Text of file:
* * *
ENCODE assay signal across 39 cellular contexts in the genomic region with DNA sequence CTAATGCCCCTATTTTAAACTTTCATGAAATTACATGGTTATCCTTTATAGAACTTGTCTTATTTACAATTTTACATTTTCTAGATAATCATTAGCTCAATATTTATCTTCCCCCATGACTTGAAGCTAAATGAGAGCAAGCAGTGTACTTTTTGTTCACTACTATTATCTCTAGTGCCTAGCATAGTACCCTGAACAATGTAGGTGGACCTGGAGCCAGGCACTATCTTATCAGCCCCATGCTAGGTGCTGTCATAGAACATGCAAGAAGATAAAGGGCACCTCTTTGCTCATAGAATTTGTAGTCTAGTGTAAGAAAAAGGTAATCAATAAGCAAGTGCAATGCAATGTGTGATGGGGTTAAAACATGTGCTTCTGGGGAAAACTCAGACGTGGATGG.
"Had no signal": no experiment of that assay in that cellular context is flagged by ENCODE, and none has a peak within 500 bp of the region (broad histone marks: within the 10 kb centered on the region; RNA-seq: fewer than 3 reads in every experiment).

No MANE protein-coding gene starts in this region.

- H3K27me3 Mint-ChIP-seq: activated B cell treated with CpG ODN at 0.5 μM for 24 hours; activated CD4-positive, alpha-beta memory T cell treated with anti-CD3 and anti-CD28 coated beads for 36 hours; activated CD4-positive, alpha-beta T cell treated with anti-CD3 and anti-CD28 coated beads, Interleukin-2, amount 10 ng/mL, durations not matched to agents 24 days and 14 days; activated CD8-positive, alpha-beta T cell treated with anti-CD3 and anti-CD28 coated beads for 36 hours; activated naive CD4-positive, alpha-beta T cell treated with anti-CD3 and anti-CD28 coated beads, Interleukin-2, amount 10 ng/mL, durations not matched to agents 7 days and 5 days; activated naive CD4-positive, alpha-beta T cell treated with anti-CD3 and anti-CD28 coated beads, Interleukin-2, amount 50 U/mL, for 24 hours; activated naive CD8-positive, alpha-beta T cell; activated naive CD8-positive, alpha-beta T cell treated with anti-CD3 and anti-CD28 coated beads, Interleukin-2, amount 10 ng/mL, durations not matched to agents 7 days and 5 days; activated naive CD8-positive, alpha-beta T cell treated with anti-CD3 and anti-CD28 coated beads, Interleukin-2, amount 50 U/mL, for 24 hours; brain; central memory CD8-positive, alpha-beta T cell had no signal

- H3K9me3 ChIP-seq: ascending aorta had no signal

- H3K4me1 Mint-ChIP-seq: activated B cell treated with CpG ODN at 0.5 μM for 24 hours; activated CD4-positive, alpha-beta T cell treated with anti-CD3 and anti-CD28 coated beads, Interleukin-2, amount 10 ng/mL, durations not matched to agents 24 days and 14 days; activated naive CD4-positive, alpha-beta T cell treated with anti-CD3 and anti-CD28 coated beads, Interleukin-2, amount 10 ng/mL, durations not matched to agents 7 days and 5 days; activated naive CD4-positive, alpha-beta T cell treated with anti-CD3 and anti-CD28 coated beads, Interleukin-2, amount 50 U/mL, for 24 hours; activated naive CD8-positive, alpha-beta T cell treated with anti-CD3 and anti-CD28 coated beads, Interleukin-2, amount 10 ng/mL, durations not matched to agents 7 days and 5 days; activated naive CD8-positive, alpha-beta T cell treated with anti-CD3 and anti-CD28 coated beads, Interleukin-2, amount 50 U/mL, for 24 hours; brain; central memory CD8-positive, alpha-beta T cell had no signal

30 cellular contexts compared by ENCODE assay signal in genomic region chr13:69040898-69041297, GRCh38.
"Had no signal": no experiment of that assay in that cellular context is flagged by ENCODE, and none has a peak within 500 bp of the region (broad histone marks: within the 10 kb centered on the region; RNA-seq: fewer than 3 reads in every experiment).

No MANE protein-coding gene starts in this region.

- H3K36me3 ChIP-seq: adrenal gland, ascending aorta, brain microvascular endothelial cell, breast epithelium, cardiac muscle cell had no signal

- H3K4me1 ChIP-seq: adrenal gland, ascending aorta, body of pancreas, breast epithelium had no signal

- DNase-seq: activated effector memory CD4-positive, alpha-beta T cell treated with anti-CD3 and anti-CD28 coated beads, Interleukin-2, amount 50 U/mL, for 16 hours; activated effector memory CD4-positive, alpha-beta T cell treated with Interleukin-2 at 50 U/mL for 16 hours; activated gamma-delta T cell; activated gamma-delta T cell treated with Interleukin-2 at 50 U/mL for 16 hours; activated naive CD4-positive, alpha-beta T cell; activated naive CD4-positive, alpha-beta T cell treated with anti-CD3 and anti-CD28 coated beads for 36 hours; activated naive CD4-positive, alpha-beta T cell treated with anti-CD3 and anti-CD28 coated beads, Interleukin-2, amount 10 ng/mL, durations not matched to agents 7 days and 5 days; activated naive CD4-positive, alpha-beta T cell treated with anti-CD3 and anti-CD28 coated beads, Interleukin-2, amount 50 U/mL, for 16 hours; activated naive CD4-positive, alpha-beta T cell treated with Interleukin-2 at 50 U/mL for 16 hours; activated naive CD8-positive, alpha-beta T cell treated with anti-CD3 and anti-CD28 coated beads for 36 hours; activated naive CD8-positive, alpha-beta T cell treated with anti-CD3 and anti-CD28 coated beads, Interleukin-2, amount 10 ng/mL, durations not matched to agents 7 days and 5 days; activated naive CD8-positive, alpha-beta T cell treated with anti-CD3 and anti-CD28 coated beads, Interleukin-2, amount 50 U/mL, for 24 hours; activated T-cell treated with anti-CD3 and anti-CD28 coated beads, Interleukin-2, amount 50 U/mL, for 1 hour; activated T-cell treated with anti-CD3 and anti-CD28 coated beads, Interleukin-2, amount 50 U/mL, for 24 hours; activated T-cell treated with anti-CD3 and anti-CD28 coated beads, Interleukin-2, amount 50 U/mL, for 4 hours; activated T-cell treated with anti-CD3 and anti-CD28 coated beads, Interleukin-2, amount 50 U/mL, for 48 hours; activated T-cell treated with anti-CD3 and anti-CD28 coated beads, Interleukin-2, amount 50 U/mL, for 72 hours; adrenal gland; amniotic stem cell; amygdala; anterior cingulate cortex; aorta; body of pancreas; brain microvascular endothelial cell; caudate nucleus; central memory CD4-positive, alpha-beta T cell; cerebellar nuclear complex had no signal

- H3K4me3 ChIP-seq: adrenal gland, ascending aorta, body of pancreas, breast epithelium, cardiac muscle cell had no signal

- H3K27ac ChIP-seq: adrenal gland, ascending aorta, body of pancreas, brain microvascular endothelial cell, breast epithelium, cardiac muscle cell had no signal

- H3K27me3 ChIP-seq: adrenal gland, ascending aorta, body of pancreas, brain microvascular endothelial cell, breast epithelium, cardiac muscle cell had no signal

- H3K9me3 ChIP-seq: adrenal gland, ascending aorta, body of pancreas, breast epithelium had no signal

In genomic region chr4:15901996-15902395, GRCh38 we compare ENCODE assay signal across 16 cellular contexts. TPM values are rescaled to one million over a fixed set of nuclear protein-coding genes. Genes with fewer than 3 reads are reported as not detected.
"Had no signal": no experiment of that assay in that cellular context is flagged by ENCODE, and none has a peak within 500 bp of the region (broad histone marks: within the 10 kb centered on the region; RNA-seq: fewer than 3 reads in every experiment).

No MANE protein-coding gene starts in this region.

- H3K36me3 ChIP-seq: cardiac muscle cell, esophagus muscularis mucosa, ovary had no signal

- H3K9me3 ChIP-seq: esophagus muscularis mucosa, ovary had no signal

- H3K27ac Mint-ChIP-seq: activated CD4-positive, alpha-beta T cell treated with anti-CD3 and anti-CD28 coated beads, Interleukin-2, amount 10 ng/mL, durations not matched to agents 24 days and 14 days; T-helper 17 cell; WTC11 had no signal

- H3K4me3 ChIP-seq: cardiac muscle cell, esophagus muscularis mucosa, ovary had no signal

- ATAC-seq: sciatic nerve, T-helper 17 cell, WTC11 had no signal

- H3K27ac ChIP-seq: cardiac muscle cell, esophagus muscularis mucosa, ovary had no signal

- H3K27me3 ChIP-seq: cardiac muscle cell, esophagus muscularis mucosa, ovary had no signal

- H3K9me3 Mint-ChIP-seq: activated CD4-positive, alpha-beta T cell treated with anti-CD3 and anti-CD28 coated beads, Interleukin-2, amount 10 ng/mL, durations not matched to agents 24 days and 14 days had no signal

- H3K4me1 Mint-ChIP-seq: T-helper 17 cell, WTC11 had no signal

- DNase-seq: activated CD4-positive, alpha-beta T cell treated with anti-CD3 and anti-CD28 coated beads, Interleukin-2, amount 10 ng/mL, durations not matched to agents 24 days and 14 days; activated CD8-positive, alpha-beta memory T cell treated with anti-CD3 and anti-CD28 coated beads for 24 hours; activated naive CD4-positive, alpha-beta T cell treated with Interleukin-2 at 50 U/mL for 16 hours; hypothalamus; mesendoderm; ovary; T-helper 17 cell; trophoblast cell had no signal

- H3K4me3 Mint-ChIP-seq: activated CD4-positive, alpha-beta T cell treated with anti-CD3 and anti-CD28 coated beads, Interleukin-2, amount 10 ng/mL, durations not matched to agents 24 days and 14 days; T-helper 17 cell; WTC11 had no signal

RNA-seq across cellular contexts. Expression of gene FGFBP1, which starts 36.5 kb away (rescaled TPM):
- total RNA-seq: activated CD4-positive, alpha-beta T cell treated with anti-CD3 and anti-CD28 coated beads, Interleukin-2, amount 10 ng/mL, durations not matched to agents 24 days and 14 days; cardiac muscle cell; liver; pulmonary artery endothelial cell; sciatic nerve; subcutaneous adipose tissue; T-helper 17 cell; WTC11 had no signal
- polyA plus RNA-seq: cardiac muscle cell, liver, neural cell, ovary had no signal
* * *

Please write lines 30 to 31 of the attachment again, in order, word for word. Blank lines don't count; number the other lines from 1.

- H3K4me3 Mint-ChIP-seq: activated CD4-positive, alpha-beta T cell treated with anti-CD3 and anti-CD28 coated beads, Interleukin-2, amount 10 ng/mL, durations not matched to agents 24 days and 14 days; T-helper 17 cell; WTC11 had no signal

RNA-seq across cellular contexts. Expression of gene FGFBP1, which starts 36.5 kb away (rescaled TPM):